Emotions That Accompany Grief
There is no one right way to grieve. It’s common for children to express many emotions, just like adults, but they may express them differently.
They may feel shock, guilt, sadness, anger, anxiety, fear, loneliness, and helplessness. All of these feelings are normal. They may feel unpleasant, but they are all elements of the process of grieving.
It’s important to help your child accept how they are feeling and not push them away or deny their feelings. It’s painful to go through bereavement, but helping them connect with their emotions is a good step toward healing.
Ways to Help Kids Cope
Children need to know that they are not alone. Having support from family and friends and being able to talk to them can be very beneficial.
They may also need spiritual support if that helps them grieve better. You may want to seek counseling for your child to help them deal with their emotions and the loss.
Encourage children to read books or poetry when they are grieving. Motivate them to exercise, and make sure they are continuing to eat healthy foods. Allow them to take time to relax.
You and your child may need time away from work and school. Help your child to cope by engaging in social activities.
The most significant thing children can do to deal with death is to be patient with themselves and allow themselves to feel the emotions related to the loss.
Below are some helpful resources to assist with this very difficult matter.
Our boy Krypto’s 18-year-long poem ended early this month. He was on our porch on the nicest of Atlanta days, with just enough of a breeze to carry spring in for his last breaths. Our sons, Donovan and Tate, ages 13 and 11, whispered weepy gratitude into his ears as he slipped away. A good death for a good boy — a working dog, and his work, as they say, was done.
Much of that work involved needing an ultramarathoner’s worth of exercise, but that kept the IPAs from adding territory to my gut. Krypto also herded other animals and sometimes people, did some occasional protection detail and set the stage for us becoming a family.
The other great work of his life was teaching. He taught my wife and me how to be parents, and he taught our sons the joys of unstructured play and the art of observation. Like Albus Dumbledore, he did his greatest educating in old age, showing our family how to live with infirmities and without self-pity, and in the end, how dying and dead are different things.
My wife, Sarah, and I believed that Krypto was the first great thing we did as a couple. The rescue outfit described the Australian cattle dog-mix puppy as “not much to look at and getting picked on by the other dogs because he was kind of a jerk.”
And he was indeed a hammerhead, early on escaping our yard and chasing a high school cross-country team until he caught the slowest kid. But he quickly responded to training and copious exercise. Krypto explored the north Georgia woods with us and was a witness to our engagement on the Benton MacKaye Trail. His squared-away self convinced us that we were qualified to repeat the experiment; this time with very small humans.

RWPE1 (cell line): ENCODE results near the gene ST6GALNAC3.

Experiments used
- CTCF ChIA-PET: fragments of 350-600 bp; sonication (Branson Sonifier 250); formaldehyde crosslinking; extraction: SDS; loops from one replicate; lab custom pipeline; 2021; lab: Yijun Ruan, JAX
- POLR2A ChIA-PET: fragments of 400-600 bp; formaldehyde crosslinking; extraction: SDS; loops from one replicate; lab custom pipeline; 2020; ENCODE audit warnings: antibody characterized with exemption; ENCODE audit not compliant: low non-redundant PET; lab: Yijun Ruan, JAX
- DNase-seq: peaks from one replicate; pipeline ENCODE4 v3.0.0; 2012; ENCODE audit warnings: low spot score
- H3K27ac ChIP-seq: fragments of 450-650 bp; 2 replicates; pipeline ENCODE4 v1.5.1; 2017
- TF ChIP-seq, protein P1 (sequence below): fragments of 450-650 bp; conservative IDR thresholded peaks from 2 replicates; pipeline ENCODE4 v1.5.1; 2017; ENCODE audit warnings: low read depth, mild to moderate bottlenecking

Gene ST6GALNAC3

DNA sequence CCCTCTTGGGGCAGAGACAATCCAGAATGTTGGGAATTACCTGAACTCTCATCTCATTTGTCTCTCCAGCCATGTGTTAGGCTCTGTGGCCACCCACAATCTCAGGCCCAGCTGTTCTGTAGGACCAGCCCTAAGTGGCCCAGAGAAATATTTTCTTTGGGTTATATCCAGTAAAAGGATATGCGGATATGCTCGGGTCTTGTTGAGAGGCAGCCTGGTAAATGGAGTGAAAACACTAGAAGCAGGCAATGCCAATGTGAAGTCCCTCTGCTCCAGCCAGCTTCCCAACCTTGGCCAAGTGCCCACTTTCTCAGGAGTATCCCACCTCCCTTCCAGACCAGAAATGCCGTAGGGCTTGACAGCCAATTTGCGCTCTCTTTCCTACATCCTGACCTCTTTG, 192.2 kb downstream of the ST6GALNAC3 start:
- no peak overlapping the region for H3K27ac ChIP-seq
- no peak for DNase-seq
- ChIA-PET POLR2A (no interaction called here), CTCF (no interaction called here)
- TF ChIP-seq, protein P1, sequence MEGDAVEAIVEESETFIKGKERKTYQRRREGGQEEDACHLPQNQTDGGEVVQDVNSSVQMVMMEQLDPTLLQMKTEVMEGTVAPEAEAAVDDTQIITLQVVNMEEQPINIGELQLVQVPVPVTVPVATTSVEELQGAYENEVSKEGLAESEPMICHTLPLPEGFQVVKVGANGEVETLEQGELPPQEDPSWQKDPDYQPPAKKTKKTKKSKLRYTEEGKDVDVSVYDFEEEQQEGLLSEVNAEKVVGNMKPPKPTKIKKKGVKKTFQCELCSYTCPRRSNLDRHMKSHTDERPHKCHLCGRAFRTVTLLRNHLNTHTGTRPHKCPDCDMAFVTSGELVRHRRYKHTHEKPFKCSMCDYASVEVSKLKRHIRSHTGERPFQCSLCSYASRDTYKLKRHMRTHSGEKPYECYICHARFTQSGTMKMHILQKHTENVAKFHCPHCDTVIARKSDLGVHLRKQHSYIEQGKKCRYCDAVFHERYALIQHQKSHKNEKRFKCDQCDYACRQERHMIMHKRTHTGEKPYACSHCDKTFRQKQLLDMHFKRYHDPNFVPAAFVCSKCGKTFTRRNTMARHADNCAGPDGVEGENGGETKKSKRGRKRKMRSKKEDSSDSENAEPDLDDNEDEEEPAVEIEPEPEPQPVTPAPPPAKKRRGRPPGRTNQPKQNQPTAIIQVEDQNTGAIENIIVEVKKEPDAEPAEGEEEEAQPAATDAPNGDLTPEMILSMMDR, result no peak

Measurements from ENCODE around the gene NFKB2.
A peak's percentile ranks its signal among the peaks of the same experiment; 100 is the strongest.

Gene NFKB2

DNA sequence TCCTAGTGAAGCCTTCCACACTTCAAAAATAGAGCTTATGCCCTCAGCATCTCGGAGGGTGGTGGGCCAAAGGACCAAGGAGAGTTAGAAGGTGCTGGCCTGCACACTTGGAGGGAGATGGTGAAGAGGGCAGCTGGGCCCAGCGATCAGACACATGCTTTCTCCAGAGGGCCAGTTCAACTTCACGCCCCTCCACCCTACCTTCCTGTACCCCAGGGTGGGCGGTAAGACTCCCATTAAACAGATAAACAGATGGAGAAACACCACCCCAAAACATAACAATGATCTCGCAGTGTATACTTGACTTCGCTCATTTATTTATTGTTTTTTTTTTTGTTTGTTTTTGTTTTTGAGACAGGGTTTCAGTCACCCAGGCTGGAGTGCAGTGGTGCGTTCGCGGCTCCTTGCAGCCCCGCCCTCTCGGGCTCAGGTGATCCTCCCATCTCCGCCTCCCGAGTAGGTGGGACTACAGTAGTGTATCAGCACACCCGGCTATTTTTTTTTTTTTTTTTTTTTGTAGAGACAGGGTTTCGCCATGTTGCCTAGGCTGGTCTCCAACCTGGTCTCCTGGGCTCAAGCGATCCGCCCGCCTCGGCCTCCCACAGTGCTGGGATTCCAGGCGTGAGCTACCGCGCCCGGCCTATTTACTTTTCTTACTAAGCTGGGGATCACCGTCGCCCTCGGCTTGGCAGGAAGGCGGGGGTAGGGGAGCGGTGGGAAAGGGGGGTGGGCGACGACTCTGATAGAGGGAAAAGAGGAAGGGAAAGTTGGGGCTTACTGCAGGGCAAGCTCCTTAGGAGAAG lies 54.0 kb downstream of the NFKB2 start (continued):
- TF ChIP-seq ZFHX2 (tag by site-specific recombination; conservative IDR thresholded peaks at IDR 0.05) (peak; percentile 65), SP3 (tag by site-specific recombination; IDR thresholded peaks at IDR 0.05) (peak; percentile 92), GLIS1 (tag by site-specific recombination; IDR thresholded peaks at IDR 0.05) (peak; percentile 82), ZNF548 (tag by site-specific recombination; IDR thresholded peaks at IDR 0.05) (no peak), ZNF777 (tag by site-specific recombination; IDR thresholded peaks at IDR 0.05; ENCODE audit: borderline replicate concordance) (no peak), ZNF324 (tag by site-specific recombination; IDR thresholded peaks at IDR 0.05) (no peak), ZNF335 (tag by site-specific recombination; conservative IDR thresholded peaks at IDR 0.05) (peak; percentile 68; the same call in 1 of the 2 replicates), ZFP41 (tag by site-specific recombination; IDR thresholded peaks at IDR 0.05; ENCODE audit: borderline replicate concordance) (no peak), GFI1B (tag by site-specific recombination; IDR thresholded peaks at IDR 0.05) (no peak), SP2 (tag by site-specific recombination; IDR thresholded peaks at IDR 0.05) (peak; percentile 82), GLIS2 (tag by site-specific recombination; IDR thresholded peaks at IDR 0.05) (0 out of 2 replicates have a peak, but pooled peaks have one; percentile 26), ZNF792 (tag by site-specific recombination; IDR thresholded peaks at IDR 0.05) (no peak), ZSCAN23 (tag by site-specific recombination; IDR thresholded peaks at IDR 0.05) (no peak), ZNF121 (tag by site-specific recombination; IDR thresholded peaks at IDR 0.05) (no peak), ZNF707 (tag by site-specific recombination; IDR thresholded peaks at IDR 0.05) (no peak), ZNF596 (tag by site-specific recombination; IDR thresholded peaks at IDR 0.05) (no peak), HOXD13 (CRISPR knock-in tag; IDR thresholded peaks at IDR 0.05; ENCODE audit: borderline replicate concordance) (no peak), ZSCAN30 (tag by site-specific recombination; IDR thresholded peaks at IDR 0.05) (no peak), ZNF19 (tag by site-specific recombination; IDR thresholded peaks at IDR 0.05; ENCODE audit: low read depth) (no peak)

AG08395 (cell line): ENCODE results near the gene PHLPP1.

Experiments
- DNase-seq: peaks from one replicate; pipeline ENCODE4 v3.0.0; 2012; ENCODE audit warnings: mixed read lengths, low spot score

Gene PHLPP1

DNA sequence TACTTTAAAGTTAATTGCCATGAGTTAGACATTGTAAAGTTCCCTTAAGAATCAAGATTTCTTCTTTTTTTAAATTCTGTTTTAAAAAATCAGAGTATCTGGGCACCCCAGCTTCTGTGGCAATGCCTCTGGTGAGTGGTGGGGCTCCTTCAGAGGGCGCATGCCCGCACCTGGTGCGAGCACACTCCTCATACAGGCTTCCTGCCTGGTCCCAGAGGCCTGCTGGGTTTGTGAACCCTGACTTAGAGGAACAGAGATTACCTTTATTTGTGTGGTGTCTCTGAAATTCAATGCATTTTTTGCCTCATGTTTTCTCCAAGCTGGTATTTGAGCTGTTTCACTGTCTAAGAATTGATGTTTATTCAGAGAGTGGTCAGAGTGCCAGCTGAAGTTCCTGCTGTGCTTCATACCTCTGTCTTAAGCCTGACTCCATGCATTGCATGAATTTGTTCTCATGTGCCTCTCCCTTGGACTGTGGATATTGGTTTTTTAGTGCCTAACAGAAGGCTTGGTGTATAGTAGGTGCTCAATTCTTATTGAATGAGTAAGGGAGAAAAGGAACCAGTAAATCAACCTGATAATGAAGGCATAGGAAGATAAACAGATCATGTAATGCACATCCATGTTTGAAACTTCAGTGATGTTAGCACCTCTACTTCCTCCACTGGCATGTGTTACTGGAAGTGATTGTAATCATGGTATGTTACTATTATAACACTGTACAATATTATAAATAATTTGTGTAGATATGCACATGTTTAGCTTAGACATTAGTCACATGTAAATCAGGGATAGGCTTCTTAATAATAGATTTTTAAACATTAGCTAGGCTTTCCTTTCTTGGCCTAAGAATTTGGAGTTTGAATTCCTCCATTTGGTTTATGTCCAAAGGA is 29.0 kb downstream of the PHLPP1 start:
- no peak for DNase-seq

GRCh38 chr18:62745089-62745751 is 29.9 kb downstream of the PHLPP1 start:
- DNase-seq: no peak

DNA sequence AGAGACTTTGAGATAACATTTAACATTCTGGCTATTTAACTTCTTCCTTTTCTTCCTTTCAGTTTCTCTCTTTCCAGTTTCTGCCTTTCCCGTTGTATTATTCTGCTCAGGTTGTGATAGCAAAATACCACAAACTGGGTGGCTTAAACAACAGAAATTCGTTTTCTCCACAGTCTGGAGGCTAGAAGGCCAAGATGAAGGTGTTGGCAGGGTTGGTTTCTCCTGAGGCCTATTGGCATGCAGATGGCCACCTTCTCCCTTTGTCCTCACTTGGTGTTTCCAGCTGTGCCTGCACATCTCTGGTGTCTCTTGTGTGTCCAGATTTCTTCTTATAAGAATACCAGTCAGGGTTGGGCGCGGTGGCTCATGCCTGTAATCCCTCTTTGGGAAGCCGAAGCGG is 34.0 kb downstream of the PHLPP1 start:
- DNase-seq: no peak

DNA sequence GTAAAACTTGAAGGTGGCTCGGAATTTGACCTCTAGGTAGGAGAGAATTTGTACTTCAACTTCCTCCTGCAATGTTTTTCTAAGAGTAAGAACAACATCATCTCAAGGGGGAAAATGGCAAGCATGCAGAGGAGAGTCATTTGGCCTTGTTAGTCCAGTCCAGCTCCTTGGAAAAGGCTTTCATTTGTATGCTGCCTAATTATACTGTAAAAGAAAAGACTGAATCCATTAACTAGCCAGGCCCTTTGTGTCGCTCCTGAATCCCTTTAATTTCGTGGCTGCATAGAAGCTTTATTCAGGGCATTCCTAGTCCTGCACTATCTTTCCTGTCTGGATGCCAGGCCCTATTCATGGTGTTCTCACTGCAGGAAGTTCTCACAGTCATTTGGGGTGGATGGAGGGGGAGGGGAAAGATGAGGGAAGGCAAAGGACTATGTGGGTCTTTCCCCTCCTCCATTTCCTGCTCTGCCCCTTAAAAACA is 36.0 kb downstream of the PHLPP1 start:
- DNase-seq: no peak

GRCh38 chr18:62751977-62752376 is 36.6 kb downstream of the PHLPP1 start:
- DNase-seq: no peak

The pee on the pregnancy-test stick wasn’t dry before Krypto relocated his sleeping spot from the dog bed by my nightstand to the floor next to Sarah. He did the same thing when Donovan’s brother, Tate, came around two years later.
The books about dogs and babies urged us to bring a blanket home from the hospital so Krypto could familiarize himself with Donovan’s scent, followed by Donovan. Krypto was unimpressed.
Although Krypto was outwardly ambivalent, each time Sarah got up to nurse, he followed, sitting at her feet and facing the door, acutely keyed in to her vulnerability. He did so again with colicky Tate 2½ years later. The dog was working harder than ever but the boys moved him down in the pack order, just by virtue of being humans.
The transition from stinky, furious blobs to menacing, pokey toddlers to boys who just wanted to throw a ball or Frisbee all day long took dozens of dog years. Along the way, Krypto took down a prowler who came into the house while Sarah was upstairs reading to the boys. The perp was begging for mercy when I got to him, but Krypto greedily held his ankle. Good boy.
Not long after Donovan and Tate became full partners with Krypto, his interest in athletics began to wane. Cattle dogs tend to slow down around age 13 or so. We had a soft old couch that he’d made his own, and the boys liked to bounce on it and wake him for belly rubs or ear scratches. One day their protector snapped hard at them. He was sleeping more deeply and waking up anxious. It shook us up, but the boys were made aware that not everything in life can go at their speed. A little Prozac in Krypto’s kibble helped, too.